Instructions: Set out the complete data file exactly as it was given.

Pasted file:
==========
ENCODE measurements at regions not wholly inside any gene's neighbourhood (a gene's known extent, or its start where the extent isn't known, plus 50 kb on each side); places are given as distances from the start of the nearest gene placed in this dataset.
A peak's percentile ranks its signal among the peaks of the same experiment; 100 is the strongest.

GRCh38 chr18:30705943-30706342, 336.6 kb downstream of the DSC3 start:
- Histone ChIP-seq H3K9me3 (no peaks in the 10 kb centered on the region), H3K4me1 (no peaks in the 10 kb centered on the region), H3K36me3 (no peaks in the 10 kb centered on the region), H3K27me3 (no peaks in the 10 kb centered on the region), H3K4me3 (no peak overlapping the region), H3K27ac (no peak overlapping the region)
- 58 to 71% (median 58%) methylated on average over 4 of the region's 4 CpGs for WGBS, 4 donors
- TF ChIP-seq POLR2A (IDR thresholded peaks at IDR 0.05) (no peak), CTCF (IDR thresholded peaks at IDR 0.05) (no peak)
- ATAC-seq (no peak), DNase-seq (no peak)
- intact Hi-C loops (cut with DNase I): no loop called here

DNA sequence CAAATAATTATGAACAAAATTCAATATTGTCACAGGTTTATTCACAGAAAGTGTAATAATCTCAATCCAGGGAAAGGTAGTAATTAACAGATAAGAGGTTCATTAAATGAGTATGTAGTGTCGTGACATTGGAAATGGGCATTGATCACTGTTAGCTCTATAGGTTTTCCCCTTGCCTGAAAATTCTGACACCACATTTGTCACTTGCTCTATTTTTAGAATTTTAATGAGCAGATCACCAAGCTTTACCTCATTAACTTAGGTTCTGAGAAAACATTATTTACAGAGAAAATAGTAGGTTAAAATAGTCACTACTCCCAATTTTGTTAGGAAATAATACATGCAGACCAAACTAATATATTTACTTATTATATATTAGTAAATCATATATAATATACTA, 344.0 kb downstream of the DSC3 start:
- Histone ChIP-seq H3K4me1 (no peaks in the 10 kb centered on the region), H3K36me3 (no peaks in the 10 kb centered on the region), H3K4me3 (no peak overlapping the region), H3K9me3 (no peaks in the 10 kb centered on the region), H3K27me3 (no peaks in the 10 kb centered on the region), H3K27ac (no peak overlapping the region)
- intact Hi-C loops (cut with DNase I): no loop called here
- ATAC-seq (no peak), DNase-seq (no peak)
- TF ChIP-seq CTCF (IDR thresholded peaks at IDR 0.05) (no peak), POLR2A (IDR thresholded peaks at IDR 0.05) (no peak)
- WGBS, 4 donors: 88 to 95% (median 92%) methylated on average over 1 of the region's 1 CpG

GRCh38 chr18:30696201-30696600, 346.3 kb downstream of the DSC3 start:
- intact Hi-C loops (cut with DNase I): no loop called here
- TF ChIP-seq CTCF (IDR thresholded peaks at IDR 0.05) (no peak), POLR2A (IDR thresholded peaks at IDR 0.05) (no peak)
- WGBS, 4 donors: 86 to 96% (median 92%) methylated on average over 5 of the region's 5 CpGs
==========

ENCODE measurements at regions not wholly inside any gene's neighbourhood (a gene's known extent, or its start where the extent isn't known, plus 50 kb on each side); places are given as distances from the start of the nearest gene placed in this dataset.
A peak's percentile ranks its signal among the peaks of the same experiment; 100 is the strongest.

GRCh38 chr18:30705943-30706342, 336.6 kb downstream of the DSC3 start:
- Histone ChIP-seq H3K9me3 (no peaks in the 10 kb centered on the region), H3K4me1 (no peaks in the 10 kb centered on the region), H3K36me3 (no peaks in the 10 kb centered on the region), H3K27me3 (no peaks in the 10 kb centered on the region), H3K4me3 (no peak overlapping the region), H3K27ac (no peak overlapping the region)
- 58 to 71% (median 58%) methylated on average over 4 of the region's 4 CpGs for WGBS, 4 donors
- TF ChIP-seq POLR2A (IDR thresholded peaks at IDR 0.05) (no peak), CTCF (IDR thresholded peaks at IDR 0.05) (no peak)
- ATAC-seq (no peak), DNase-seq (no peak)
- intact Hi-C loops (cut with DNase I): no loop called here

DNA sequence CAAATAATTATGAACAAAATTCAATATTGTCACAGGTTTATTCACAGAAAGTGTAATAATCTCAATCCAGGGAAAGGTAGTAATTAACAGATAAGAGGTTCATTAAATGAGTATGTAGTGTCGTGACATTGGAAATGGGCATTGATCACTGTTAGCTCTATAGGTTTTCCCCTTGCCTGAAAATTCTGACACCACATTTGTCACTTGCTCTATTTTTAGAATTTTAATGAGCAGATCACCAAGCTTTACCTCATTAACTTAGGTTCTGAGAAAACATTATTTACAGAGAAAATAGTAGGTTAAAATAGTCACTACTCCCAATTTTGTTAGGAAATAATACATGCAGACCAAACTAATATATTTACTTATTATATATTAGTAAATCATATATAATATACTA, 344.0 kb downstream of the DSC3 start:
- Histone ChIP-seq H3K4me1 (no peaks in the 10 kb centered on the region), H3K36me3 (no peaks in the 10 kb centered on the region), H3K4me3 (no peak overlapping the region), H3K9me3 (no peaks in the 10 kb centered on the region), H3K27me3 (no peaks in the 10 kb centered on the region), H3K27ac (no peak overlapping the region)
- intact Hi-C loops (cut with DNase I): no loop called here
- ATAC-seq (no peak), DNase-seq (no peak)
- TF ChIP-seq CTCF (IDR thresholded peaks at IDR 0.05) (no peak), POLR2A (IDR thresholded peaks at IDR 0.05) (no peak)
- WGBS, 4 donors: 88 to 95% (median 92%) methylated on average over 1 of the region's 1 CpG

GRCh38 chr18:30696201-30696600, 346.3 kb downstream of the DSC3 start:
- intact Hi-C loops (cut with DNase I): no loop called here
- TF ChIP-seq CTCF (IDR thresholded peaks at IDR 0.05) (no peak), POLR2A (IDR thresholded peaks at IDR 0.05) (no peak)
- WGBS, 4 donors: 86 to 96% (median 92%) methylated on average over 5 of the region's 5 CpGs